Alfie is invited to a birthday party for the first time, and he’s feeling a little nervous. He brings his special blanket along for comfort, but soon realizes that he won’t be able to fully enjoy the party unless he lets go of it. When the birthday boy puts on a scary mask and frightens Alfie’s friend Min, Alfie lets go of his blanket so he can comfort her. This simple story sends a powerful message about how someone else’s needs sometimes come before our own.
In this story, a little girl, Rosa, and her family have recently lost everything in a fire. Their neighbors are incredibly generous and help them get the things they need, but the girl’s mother dreams of having a soft, comfortable chair to sit on after working hard all day as a waitress. Rosa and her mother and grandmother work together to save all they can until they finally have enough for a new, comfy chair. (Bonus point- it’s the winner of a Caldecott Medal, so you know the pictures are amazing, too!)
Mr. Plumbean and his neighbors all enjoy how “neat” their street looks, with its matching red houses with olive-colored roofs. A seagull drops a splot of orange paint on his roof one day, so Mr. Plumbean decides he better repaint his whole house so that it will once again be the same as all the others on their street. Mr. Plumbean is hit by inspiration to paint his home in a way that mirrors his colorful dreams instead. His neighbors are upset, but can Mr. Plumbean convince them to use their imaginations to spice up their own homes?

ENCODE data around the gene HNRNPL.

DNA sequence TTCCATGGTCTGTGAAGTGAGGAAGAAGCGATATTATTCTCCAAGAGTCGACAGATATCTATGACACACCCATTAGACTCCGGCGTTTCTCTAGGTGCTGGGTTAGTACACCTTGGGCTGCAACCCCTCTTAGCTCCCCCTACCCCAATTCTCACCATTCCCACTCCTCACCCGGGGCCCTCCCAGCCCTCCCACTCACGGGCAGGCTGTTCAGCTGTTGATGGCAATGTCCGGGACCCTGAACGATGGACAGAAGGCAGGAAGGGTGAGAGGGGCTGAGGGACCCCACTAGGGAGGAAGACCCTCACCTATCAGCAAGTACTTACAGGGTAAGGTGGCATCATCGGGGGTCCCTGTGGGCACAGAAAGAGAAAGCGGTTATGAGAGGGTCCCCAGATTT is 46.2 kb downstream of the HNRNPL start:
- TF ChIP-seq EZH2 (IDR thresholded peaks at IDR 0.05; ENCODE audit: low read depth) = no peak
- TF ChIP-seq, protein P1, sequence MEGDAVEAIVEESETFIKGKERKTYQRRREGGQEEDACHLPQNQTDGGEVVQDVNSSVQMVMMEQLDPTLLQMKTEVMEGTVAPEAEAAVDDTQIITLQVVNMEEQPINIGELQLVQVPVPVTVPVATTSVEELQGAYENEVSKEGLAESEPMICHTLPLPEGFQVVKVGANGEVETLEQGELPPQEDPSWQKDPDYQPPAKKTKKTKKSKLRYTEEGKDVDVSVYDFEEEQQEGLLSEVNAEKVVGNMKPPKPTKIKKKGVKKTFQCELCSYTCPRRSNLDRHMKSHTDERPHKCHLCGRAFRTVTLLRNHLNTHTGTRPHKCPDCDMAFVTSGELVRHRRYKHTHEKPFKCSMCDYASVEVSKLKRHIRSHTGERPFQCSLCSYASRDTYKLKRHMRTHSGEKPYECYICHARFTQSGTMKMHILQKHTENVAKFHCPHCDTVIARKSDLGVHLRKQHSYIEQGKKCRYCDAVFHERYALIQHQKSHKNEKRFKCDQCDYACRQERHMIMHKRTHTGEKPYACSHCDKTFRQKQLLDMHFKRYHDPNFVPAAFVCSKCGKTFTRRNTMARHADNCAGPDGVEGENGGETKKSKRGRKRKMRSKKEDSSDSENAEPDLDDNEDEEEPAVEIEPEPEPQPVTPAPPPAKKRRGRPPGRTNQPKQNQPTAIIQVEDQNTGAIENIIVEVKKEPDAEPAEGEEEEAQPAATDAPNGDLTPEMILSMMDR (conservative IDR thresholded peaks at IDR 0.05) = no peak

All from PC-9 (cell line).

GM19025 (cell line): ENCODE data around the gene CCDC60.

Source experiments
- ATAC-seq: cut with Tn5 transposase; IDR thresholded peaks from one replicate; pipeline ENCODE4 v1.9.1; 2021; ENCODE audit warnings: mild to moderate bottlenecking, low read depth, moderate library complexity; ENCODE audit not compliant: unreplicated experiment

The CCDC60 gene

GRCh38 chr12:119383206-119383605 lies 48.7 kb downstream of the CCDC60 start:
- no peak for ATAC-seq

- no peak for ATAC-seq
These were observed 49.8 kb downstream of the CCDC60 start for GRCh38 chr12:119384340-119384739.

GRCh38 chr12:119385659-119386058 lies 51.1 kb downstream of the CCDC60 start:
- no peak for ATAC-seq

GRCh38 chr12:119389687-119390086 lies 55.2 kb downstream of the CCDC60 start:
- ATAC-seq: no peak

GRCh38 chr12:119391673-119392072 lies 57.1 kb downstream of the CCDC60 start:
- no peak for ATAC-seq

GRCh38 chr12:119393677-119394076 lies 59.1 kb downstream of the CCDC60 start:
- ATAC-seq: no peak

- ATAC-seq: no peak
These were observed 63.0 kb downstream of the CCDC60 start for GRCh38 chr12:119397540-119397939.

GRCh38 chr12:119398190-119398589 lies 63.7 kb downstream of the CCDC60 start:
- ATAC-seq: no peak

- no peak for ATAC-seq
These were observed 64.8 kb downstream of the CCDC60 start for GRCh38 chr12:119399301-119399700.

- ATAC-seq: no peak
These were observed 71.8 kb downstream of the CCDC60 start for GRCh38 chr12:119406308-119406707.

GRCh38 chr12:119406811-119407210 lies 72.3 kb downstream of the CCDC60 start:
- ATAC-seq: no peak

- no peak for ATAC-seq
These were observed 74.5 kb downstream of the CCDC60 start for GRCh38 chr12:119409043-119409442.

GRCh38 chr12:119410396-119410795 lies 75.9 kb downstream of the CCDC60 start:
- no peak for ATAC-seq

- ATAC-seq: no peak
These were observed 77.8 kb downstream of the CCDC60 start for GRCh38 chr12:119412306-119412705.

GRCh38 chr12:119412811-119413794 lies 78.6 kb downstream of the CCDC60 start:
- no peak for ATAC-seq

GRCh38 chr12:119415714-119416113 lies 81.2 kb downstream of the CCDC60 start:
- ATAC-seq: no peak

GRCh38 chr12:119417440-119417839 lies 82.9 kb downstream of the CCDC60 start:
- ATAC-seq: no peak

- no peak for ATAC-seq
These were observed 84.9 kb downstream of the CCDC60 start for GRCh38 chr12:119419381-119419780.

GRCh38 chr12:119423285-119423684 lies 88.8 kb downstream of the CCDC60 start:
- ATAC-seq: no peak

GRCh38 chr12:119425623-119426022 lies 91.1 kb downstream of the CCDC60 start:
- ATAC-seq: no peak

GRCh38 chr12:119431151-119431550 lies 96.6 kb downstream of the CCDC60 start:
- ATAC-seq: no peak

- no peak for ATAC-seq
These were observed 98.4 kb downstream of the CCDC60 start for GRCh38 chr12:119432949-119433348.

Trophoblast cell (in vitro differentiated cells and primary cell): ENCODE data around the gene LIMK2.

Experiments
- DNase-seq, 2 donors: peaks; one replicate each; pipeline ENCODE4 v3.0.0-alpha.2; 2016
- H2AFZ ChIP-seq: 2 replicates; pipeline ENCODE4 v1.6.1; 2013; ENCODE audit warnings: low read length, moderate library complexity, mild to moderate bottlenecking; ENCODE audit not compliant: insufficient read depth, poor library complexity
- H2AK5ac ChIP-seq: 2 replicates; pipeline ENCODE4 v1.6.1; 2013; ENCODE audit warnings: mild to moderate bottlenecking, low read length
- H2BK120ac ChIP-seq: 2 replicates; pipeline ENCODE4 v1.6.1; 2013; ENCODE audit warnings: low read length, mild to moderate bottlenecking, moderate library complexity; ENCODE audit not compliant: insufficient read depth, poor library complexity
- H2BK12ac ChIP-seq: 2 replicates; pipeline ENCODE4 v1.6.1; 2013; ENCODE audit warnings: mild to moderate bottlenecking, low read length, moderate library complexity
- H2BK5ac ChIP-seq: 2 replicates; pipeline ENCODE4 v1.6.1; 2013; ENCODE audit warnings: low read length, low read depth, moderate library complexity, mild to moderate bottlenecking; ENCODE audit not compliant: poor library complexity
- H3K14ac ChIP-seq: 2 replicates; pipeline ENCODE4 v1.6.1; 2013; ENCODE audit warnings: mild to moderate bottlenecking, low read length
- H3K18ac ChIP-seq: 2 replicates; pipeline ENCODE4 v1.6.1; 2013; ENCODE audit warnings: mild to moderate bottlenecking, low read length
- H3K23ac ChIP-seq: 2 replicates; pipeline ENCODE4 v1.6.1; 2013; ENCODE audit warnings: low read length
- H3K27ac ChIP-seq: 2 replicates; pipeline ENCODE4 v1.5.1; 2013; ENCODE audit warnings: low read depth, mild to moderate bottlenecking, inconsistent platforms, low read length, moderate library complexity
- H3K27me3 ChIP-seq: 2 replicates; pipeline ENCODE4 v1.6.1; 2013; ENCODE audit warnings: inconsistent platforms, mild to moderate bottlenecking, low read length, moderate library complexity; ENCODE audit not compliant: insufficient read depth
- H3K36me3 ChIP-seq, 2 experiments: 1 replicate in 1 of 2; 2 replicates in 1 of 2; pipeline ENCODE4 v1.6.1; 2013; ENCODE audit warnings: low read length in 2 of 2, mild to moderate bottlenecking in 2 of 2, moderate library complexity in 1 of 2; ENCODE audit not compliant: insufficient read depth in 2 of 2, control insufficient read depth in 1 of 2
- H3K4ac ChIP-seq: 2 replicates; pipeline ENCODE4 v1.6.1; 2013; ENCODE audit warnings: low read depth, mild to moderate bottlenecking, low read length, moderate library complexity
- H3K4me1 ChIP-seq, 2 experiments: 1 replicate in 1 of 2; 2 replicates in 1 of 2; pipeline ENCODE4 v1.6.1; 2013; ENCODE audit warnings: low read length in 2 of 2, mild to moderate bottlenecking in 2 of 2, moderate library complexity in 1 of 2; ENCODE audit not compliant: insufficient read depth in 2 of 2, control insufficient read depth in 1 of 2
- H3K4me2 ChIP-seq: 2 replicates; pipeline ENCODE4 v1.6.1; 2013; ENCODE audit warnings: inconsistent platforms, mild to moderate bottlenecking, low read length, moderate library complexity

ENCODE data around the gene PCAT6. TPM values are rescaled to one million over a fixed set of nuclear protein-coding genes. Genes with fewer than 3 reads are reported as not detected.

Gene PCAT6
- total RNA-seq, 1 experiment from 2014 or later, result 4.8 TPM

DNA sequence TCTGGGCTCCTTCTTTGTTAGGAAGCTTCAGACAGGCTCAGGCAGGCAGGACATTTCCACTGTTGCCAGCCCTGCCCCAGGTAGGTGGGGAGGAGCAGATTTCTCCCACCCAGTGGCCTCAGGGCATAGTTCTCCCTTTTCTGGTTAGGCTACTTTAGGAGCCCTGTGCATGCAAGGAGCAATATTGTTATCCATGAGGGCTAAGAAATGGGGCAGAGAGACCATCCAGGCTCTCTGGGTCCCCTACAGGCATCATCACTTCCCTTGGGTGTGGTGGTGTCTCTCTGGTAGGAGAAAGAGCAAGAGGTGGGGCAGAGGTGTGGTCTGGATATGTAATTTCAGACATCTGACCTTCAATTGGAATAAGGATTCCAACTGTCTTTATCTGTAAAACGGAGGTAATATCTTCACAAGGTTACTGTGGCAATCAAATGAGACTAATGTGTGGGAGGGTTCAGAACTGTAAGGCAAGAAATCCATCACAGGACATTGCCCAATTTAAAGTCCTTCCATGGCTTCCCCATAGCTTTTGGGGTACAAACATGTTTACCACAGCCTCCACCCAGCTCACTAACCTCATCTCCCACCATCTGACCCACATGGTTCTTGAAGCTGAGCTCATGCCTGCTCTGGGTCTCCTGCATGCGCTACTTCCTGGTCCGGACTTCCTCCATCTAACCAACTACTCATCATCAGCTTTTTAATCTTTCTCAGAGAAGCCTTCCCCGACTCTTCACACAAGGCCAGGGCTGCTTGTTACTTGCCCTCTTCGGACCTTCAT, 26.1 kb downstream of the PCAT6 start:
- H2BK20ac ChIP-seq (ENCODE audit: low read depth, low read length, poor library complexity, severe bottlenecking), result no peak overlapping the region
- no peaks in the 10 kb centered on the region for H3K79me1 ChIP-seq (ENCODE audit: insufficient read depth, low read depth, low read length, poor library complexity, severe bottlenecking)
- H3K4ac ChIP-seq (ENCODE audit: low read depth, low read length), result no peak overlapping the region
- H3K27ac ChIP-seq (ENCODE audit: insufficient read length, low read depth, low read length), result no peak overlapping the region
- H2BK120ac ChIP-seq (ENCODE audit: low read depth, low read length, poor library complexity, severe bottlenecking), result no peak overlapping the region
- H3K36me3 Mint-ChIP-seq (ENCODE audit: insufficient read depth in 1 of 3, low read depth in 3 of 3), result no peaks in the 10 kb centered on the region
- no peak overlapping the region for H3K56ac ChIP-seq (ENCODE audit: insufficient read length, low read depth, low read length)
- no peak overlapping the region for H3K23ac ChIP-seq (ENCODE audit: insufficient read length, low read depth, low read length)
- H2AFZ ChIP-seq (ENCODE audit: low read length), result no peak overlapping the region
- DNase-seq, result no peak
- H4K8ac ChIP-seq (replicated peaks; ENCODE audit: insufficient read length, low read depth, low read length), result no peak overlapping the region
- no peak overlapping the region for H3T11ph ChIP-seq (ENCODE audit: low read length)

In this retelling of a Japanese folktale, a young farmer is on his way to a sacred shrine when he runs into a young girl in need of help. He agrees to deliver a message to the girls parents in the terrifying red swamp. Despite the dangers, including snakes and crocodiles, the farmer keeps his promise. As a reward for his kindness, the red purse given to him by the girl, magically fills with money overnight, allowing him to become prosperous for life.
A family out enjoying a picnic finds a stray dog. The brother and sister play with him all day, even giving him a name, Willy. The parents won’t let them take the dog home though, saying his owners would miss him if they did. Of course, the kids can’t stop thinking about him, out there all alone. The next week the family returns and sees that Willy is still there, but is now being chased by the dog catcher. The family doesn’t miss their second chance to show kindness to the little dog!
If you are looking for more resources on kindness to use in your classroom, take a look at this freebie! In this print and digital Kindness Unit, you will find discussion task cards, a self-reflection quiz, a mentor text list, kindness activities page, a Random Acts of Kindness Journal, a character trait poster, kindness awards, and detailed teacher notes.
Or, take it one step further and check out this complete Character Education Unit, which covers Character Education for the entire year!
Take a look at these posts for even more great ideas for teaching kindness and character education!
- Teaching Kindness in the Classroom
- Spread Some Kindness Letter Writing Activity
- 5 Steps to Incorporating Character Education in the Classroom